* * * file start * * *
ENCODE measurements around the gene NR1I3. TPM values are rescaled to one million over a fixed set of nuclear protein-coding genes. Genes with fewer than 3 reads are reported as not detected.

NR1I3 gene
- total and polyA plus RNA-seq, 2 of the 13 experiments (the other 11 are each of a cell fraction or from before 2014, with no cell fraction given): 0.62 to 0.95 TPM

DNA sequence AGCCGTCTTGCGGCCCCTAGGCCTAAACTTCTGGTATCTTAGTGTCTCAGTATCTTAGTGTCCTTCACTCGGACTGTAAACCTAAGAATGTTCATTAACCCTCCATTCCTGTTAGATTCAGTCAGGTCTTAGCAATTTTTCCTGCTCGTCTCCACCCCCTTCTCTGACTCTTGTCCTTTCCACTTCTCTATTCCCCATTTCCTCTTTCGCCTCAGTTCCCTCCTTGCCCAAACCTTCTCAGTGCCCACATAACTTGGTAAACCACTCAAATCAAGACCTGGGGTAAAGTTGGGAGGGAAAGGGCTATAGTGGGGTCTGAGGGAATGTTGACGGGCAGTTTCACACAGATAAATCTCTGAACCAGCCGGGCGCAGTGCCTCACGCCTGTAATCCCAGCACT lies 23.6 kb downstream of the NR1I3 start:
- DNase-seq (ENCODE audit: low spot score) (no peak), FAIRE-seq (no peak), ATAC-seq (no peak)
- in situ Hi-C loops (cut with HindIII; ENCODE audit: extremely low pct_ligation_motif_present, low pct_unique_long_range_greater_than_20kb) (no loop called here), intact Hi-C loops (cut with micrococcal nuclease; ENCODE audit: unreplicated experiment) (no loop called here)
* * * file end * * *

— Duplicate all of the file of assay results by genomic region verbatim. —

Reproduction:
ENCODE measurements around the gene NR1I3. TPM values are rescaled to one million over a fixed set of nuclear protein-coding genes. Genes with fewer than 3 reads are reported as not detected.

NR1I3 gene
- total and polyA plus RNA-seq, 2 of the 13 experiments (the other 11 are each of a cell fraction or from before 2014, with no cell fraction given): 0.62 to 0.95 TPM

DNA sequence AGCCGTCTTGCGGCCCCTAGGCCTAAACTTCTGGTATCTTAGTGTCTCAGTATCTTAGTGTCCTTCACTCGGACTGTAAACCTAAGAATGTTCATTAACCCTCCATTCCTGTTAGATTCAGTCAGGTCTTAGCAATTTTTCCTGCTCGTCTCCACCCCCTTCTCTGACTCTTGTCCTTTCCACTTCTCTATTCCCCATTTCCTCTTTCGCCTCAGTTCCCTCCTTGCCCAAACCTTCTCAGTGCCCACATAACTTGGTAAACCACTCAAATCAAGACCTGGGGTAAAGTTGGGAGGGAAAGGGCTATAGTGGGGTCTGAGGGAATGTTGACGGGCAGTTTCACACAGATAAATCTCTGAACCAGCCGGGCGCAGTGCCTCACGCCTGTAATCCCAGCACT lies 23.6 kb downstream of the NR1I3 start:
- DNase-seq (ENCODE audit: low spot score) (no peak), FAIRE-seq (no peak), ATAC-seq (no peak)
- in situ Hi-C loops (cut with HindIII; ENCODE audit: extremely low pct_ligation_motif_present, low pct_unique_long_range_greater_than_20kb) (no loop called here), intact Hi-C loops (cut with micrococcal nuclease; ENCODE audit: unreplicated experiment) (no loop called here)